You know where the virtual assistants are going, other than Reno, right? One day we’ll tell our assistants to open thee pod bay doors and they’ll say, “I’m sorry, Dave. I’m afraid can’t do that.” When you point out that your name isn’t “Dave,” the support person will step in and say you should have purchased the 25-year warranty.

One time when my wife and I were buying a car, the salesman finished listing the two million features that made the car perfect. We were ready to sign. But then he said, “to protect your investment, can I interest you in a five year warrantly?” My wife answered, “Mr. Lundegaard, if the car is as good as you say it is, why do I need the warranty?” He looked like a deer in the headlights.

However, as we’ve all found out, telephone support people never look like deer in the headlights because their countries don’t have deer. Probably no headlights either. So, sooner or later we’re all going to find the pod bay doors closed and there won’t be anything we can do about it except to smile and say, “Well, at least I got the darned thing wholesale.”

Of course, if you’re dealing with somebody in Congress, s/he will tell you that your version doesn’t have any pod bad doors because, let’s say, the Sentate killed that part of the legislation, fearing that otherwise the crap would never fly. That doesn’t exactly make me feel warm and cozy, but what can I do? Vote? Right, what’ll help–unless we get a new party that doesn’t require “pitchman” or “wholesale” on a prospective candidate’s résumé.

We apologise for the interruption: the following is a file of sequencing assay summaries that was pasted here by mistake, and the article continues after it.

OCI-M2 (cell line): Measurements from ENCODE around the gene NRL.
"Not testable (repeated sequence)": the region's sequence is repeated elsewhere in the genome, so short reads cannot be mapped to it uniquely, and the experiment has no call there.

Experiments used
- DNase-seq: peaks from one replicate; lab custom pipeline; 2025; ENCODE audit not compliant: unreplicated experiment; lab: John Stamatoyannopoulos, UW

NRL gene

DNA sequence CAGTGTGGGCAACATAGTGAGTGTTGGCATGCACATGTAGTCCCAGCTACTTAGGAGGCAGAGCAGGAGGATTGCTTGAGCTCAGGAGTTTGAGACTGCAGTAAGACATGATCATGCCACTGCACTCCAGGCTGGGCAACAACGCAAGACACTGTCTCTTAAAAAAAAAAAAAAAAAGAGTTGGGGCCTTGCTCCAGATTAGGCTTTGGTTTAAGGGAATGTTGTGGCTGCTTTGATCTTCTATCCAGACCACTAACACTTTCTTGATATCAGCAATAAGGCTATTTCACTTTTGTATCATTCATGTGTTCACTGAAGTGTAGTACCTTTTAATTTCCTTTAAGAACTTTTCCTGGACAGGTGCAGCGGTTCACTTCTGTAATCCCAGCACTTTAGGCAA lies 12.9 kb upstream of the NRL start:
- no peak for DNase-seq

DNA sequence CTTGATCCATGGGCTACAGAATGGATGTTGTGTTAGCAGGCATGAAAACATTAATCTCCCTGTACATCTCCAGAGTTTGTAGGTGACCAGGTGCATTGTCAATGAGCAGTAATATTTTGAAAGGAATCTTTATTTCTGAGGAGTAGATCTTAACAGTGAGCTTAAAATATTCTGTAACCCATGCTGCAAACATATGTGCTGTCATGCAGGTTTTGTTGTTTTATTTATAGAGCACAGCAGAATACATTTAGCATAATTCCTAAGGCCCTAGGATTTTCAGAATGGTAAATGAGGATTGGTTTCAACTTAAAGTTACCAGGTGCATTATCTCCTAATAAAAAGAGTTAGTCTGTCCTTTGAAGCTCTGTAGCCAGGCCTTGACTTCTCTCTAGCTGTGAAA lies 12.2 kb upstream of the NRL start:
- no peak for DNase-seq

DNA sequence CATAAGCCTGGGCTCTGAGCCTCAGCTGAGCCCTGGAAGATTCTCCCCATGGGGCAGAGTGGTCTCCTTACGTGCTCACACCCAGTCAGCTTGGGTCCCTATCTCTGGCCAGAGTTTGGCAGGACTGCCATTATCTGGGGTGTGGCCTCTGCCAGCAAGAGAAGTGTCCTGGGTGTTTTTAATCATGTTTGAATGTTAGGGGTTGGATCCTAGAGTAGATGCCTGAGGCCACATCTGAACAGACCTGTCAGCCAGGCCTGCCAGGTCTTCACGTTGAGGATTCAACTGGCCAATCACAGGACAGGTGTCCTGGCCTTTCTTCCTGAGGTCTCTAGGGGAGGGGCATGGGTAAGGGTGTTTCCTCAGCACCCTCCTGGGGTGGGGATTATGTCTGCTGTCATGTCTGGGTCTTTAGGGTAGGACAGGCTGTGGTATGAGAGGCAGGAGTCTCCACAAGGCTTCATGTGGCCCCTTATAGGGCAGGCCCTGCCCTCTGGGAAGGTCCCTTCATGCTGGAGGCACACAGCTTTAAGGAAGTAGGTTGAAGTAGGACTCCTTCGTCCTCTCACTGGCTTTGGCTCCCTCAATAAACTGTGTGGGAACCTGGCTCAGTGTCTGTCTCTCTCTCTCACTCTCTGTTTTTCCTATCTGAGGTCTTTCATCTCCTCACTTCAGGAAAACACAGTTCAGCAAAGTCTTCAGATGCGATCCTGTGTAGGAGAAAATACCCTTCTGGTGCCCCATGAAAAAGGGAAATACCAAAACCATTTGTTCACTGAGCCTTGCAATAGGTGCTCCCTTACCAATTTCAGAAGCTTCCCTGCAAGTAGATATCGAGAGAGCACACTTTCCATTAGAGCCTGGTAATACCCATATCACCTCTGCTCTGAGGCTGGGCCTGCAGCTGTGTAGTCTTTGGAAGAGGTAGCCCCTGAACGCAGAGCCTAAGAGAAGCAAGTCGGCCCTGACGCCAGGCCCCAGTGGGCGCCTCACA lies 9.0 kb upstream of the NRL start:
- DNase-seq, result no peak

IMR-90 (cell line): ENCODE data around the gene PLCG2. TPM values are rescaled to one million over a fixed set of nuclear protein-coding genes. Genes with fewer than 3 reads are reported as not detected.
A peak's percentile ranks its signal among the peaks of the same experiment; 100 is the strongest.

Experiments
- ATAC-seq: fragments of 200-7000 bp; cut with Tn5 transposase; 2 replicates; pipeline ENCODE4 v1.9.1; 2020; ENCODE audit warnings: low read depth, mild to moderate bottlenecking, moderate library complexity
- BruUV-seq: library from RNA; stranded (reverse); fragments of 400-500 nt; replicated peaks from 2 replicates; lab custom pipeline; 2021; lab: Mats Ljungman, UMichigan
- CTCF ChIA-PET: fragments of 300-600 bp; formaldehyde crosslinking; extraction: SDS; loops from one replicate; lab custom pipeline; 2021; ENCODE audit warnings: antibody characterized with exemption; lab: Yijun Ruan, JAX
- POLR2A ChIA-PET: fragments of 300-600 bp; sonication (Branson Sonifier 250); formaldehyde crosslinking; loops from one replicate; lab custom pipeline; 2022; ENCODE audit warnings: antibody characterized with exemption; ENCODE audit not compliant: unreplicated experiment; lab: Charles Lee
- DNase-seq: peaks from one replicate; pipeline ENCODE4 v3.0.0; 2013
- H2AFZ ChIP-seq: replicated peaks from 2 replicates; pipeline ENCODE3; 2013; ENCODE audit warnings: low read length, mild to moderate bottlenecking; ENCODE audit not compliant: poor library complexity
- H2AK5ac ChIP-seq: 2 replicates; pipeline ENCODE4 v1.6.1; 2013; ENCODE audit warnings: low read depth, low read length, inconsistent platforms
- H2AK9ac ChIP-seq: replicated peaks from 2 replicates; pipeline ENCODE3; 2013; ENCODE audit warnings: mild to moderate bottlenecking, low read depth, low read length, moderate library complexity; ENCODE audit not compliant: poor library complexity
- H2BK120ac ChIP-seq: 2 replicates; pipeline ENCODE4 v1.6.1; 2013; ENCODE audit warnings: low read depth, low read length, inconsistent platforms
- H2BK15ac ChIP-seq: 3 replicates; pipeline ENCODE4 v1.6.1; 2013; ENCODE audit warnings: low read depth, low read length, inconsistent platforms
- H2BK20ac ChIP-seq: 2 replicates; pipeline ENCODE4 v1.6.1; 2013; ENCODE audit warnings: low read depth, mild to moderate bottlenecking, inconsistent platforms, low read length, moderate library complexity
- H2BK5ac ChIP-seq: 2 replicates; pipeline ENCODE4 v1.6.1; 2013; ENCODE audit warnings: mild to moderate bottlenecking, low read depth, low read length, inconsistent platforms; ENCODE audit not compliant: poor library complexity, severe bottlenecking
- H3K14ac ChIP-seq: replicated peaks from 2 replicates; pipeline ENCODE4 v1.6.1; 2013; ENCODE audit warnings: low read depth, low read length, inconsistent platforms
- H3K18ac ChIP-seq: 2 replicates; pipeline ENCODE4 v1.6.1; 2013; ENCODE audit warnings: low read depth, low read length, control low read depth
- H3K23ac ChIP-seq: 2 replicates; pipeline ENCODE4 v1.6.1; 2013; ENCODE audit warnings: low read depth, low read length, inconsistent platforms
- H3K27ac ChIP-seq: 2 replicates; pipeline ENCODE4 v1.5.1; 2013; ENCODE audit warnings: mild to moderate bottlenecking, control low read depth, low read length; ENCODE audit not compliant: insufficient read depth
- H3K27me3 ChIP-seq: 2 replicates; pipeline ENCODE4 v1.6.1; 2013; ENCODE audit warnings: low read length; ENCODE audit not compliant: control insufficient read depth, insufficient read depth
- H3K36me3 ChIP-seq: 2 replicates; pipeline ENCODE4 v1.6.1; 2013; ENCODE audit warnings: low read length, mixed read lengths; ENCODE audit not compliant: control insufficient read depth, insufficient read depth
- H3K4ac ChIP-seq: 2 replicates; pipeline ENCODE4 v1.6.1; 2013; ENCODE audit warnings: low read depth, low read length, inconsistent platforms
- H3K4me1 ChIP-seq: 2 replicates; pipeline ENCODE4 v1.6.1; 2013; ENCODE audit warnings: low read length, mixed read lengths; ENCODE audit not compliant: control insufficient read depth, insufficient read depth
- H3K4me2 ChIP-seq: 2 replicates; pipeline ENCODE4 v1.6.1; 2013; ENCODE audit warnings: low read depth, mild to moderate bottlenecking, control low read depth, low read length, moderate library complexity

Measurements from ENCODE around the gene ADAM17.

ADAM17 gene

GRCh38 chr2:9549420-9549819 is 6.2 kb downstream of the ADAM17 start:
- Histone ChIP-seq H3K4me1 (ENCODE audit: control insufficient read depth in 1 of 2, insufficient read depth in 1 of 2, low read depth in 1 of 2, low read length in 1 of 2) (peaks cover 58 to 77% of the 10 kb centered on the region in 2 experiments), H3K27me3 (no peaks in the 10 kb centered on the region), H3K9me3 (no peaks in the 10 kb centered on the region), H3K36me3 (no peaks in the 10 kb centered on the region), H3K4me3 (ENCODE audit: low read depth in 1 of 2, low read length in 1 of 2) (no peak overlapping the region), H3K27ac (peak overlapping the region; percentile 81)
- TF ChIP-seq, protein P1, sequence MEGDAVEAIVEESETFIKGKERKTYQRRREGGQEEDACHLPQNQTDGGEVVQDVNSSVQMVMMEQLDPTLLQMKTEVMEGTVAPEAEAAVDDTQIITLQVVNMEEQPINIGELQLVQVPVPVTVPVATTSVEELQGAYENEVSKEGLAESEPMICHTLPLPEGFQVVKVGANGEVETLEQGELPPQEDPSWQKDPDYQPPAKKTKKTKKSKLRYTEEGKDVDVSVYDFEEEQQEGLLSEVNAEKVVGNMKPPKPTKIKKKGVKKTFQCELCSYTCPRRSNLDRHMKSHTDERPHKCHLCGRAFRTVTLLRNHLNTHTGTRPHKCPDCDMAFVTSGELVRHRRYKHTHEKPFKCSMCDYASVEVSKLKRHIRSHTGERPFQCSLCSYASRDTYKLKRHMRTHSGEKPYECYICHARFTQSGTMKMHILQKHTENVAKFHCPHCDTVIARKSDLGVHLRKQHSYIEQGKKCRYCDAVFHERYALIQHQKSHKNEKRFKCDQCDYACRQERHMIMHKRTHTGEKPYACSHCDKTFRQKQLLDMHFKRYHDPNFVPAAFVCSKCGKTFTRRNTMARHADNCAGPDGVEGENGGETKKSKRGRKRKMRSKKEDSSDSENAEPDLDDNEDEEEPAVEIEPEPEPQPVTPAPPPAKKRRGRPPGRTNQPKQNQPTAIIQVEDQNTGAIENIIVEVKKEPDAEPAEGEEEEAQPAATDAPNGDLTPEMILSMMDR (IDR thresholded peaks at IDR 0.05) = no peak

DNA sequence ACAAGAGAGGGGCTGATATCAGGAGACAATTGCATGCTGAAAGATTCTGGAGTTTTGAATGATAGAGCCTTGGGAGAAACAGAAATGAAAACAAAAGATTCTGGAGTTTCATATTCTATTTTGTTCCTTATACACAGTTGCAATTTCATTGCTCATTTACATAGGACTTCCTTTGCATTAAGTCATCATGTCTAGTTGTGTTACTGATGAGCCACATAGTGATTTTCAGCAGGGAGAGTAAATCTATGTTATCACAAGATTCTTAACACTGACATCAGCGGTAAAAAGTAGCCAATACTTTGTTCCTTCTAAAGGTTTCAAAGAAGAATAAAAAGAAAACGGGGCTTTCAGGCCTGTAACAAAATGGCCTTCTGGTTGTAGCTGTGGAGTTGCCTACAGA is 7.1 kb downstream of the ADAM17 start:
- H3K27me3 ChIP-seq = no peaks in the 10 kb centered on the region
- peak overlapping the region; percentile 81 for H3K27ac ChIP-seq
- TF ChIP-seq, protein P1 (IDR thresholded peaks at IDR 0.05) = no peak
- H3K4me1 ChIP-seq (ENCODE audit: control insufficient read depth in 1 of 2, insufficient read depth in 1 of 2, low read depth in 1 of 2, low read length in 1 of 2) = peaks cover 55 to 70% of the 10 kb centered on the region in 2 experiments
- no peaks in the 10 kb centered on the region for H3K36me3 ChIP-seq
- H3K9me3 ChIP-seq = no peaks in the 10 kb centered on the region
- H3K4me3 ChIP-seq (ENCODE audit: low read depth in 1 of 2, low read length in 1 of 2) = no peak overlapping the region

I’m taking matters into my own hands. I’m buying a 1955 car with no electronics, especially snooping devices, in it and putting the tin foil back on my TV’s rabbit ears. Something to consider.


There’s a snake on the back porch

Our back deck has beeen screened in with a tight-fitting screen door. So how did the snake get in? We have no clue. From watching it off and on today, I’d say it also wondered how it got in because it appeared curious about how to get out.

Hmmn, maybe yes, maybe no

When people asked me for a description, I told them it was round, several feet long, and had a head on one end which appeared to be the front end. As for markings, they look like the kind of markings one would get if he got drunk at a tatoo shop that caters to Hell’s Angels.

In the old days, guys would throw a stick of dynamite out the door the porch and rebuild the deck later. So far, I’m not in that much of a rush. In fact, we may not need to go out there for the rest of the year. After all, we have multiple ways to get in and out of the house primarily in case this kind of thing happens.

I grew up in Florida where there were snakes, sting rays, and moray eels lurking about whenever one went on a camping trip or hung the clothes on the line to dry. We didn’t use the clothes line for a year when Mother decided there were pirana fish in the mud puddle that developed out there during a huricane. It was easier to just take her word for it rather than reach into the puddle to see what happened.

I went on line to see what kinds of snakes look like copperheads. There’s a fair number of them including the copperhead itself. But then, maybe it’s just a black racer or a ratsnake. We live in a rural area where there are a hundred mice per square foot, so snakes probably think we’re running a smorgaboard.